• Fractured vertebrae: The vertebrae in the neck and back can actually break or fracture when enough force is put on them. According to the American Academy of Orthopedic Surgeons, fractured vertebrae can happen in car accidents, slip and fall accidents, and as the result of sports injuries. Symptoms include moderate to severe pain, which increases with movement. Treatment may involve the use of a back brace, as well as the need for surgery to repair the damage. Certain types of these injuries can affect the spinal column, resulting in limited movement, paralysis, and even death.

Back and neck injuries can take a long time to heal, and often require bed rest and lengthy periods of immobility. While some types of injuries require surgery and physical therapy, most all will require lifestyle changes, such as losing weight to prevent stress on the injured part, using extra pillows or supports when seated, and limiting movements or lifting which could aggravate the condition.

Spinal Cord Injuries

According to the Mayo Clinic, spinal cord injuries involve any kind of damage to the spinal cord itself or the nerves at the end of the spinal canal. These types of injuries are often considered catastrophic, meaning they have a permanent and lasting impact on the major functioning of the body. Depending on the location and severity of your injuries, you may experience significant changes in the following body functions, changes which can have a dramatic impact on your quality of life:

  • Loss of bladder and bowel control;
  • Problems with circulatory control, resulting in potentially life threatening changes in blood pressure;
  • Problems with the respiratory system, which may require you to have assistance with breathing; and
  • Loss of physical sensations and effects on sexual health.

The Mayo Clinic states that these profound changes can all have serious negative effects on the sufferer’s mental state, and learning to live with spinal cord injuries takes time. People with these injuries often undergo surgeries, as well as grueling physical therapy in order to make the maximum amount of recovery possible from these injures.

Chest and Abdominal Injuries

According to researchers at the NIH, the chest and abdomen are relatively unprotected areas of the body and prone to trauma in personal injury accidents. Abdominal injuries can result from blows, cuts, or puncture wounds, and may include strains, hernias, and internal bleeding. The NIH states that the most dangerous type of abdominal injury involves damage to internal organs. Both the spleen and kidneys are vulnerable to damage when the abdomen is injured, and any type of abdominal trauma that occurs in an accident should be checked by a doctor immediately. Chest injuries commonly involved bruised or fractured ribs, which can result in breathing problems and potentially life threatening lung infections.

In addition to the above injuries, cuts and lacerations requiring stitches are common, and infections can make even the smallest cut potentially dangerous. Broken bones are also common, and depending on the type of break and the location, recovery can take months and even years.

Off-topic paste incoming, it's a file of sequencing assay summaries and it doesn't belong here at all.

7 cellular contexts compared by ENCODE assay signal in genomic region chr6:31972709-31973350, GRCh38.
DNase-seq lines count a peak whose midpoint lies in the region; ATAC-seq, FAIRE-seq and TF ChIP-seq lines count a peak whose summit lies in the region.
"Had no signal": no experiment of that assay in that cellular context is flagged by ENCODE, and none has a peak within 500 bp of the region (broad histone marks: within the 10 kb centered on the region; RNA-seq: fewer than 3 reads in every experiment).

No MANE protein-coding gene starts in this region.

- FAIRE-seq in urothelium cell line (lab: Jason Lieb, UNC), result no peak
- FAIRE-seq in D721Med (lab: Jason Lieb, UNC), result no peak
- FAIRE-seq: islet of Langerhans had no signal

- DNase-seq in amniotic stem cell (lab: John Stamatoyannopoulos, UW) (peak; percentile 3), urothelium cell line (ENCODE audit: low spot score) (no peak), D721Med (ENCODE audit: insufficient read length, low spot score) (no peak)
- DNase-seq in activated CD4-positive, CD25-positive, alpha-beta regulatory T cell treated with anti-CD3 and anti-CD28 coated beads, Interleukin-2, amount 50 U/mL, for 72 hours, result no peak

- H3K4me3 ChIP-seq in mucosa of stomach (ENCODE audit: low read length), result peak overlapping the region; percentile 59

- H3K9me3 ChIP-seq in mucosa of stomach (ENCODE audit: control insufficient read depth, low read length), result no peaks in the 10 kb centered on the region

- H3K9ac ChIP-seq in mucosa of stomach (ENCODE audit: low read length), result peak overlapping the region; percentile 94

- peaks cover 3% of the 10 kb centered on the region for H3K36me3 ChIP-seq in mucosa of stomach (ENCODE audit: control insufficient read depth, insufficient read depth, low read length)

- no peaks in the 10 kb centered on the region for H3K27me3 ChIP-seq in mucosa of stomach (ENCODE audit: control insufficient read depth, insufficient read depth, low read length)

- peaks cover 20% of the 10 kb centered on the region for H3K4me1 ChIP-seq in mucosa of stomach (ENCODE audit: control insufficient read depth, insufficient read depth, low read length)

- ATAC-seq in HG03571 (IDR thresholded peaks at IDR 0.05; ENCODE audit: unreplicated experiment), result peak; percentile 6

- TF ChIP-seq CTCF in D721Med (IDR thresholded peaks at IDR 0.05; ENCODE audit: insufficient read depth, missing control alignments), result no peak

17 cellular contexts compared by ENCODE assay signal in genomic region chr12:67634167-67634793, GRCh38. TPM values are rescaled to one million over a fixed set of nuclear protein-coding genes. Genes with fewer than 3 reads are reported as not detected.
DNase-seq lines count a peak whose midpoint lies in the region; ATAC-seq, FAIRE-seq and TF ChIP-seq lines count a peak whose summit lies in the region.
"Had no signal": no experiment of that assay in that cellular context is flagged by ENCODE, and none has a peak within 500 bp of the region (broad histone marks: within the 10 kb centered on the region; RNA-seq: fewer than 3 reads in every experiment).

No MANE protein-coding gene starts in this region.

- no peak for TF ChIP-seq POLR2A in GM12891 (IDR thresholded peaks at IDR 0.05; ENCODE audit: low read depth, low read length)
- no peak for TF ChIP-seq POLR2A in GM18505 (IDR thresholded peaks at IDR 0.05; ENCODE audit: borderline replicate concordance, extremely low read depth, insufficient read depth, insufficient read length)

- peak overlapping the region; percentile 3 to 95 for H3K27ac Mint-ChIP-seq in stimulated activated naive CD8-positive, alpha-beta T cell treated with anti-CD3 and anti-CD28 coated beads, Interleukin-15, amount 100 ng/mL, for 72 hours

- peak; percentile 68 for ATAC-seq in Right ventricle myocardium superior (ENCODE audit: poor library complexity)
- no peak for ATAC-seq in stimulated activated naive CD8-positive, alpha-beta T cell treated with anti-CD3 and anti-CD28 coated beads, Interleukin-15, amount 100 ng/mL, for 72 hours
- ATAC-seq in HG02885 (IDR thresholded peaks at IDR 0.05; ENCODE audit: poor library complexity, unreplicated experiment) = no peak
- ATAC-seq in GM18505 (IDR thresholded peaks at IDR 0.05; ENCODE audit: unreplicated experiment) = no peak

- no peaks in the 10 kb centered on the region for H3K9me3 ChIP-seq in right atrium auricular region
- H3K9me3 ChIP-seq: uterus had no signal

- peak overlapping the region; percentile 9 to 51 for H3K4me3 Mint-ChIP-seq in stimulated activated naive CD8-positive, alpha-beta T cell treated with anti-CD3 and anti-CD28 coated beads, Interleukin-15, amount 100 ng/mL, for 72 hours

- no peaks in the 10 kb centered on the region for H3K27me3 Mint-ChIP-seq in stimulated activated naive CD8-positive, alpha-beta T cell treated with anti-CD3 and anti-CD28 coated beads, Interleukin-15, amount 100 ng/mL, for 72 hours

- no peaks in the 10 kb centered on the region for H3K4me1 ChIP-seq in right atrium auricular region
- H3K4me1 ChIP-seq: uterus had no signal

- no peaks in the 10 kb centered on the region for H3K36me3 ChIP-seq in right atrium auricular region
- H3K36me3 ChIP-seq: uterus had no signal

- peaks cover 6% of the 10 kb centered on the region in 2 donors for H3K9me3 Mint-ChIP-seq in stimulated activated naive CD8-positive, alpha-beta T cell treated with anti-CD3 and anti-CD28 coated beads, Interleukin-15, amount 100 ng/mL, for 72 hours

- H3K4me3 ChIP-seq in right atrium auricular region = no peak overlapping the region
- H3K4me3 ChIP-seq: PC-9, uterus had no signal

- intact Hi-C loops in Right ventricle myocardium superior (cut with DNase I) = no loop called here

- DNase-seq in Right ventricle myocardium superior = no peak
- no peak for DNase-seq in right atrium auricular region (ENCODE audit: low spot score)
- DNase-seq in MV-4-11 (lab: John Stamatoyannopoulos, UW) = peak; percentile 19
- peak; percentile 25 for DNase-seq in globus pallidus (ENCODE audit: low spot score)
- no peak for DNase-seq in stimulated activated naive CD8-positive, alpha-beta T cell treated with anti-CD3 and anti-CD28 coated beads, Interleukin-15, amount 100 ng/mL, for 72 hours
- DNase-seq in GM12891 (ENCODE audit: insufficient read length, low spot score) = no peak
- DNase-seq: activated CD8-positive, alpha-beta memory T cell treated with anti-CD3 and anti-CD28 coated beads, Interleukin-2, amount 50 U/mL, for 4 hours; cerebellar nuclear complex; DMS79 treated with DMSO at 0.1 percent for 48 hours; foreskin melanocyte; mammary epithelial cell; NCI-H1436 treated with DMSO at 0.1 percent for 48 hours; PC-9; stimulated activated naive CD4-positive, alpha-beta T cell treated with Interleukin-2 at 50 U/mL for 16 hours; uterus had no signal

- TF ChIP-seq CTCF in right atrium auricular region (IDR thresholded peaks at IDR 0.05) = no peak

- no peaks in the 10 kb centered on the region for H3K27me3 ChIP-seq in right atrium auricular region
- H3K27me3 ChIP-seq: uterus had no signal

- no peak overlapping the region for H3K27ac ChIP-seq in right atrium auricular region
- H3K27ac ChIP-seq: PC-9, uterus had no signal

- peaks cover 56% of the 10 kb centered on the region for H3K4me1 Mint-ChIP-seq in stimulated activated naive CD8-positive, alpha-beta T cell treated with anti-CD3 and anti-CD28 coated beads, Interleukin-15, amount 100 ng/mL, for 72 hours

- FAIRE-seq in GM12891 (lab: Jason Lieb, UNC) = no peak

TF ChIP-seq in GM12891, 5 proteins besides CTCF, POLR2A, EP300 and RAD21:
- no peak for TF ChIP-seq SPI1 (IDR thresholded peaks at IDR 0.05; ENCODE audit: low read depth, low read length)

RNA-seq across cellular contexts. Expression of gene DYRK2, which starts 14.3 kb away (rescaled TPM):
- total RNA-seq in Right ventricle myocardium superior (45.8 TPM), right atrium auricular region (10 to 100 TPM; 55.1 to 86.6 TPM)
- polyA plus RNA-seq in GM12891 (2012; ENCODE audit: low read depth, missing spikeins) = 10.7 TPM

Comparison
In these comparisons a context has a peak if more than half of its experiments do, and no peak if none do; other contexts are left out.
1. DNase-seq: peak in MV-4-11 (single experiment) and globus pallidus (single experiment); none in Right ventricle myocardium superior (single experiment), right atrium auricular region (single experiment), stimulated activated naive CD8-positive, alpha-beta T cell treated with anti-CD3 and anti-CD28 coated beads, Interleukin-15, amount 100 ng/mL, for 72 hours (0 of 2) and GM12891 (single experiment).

Dealing with the Costs and Expenses resulting from Your Injury

When you have been injured in an accident or as the result of someone’s reckless or negligent conduct, you may be surprised by the various costs associated with your injury, as well as how quickly these costs add up. Getting the help you need to offset these costs is often a top priority during your recovery. In the aftermath of a personal injury, there are two main ways in which injured people may be able to get compensation for the injuries and damages they have suffered: through the at-fault party’s insurance company, or by filing a personal injury lawsuit.

Dealing with Insurance Company Claims:

Depending on where your injury occurred, you may be able to file a claim with the at-fault party’s insurance company for the damages you have suffered as the result of your injury. The types of places and activities in which insurance may be available to cover your injuries includes:

  • Car accidents;
  • In public places, such as a grocery store, restaurant, or retail establishment;
  • In a private home or on someone’s private property;
  • While involved in school or recreational activities;
  • In a hospital, clinic, nursing home, or doctor’s office; or
  • In your own home, for injuries sustained while using a defective product.

When dealing with insurance companies, it is important to remember that these companies often undervalue or even deny claims in an effort to save money. Any statements you make to them can and will be used against you. Beware of making statements admitting any kind of liability or fault for your injuries, do not downplay the severity of the injuries you have suffered, and be sure to follow your doctor’s instructions when it comes to follow up care and returning to work. It is always a good idea to consult with an experienced personal injury lawyer before making statements to the insurance company, and to consult with a lawyer before accepting any settlement offers.

Filing a Personal Injury Lawsuit

Under Section 3333 of the California Civil Code, you may be able to get compensation for the damages you have suffered due to the reckless or negligent acts of another by filing a personal injury lawsuit. The types of compensation, otherwise referred to as damages, you may be entitled to include the following:

  • Medical expenses for past, present, and ongoing medical needs, including surgery, prescription medication, and physical rehabilitation;
  • Lost wages, including any future loss of income which may result from your injury;
  • Property damages, and the cost for repairs or replacements;
  • Compensation for physical scarring or disfigurement arising out of your accident;
  • Compensation for temporary or permanent disabilities you suffered;
  • Pain, suffering, and mental anguish caused by your injury; and/or
  • Compensation for loss of quality of life, and loss of companionship for yourself.

In addition to the above, California Code Section 3294 allows for punitive damages, which is an amount that is additional to your actual losses, meant to punish particularly reckless and negligent conduct.

Recovering From Your Injuries

Recovering from personal injuries takes time. During your recovery, remember to follow your doctor’s instructions precisely in terms of treatment, and be sure to keep all follow up appointments. While some injuries may result in lasting, permanent damages, your medical providers can help you to find the rehabilitative services needed to help you learn to deal with your injury. Remember that, when dealing with an insurance company, it can take months and even years to fully recover, and any estimates as far as the amount of compensation an insurance company claim will provide needs to have those ongoing, future medical costs and expenses figured into it. Consult with a qualified personal injury lawyer to ensure your rights are protected, and that your best interests are being served.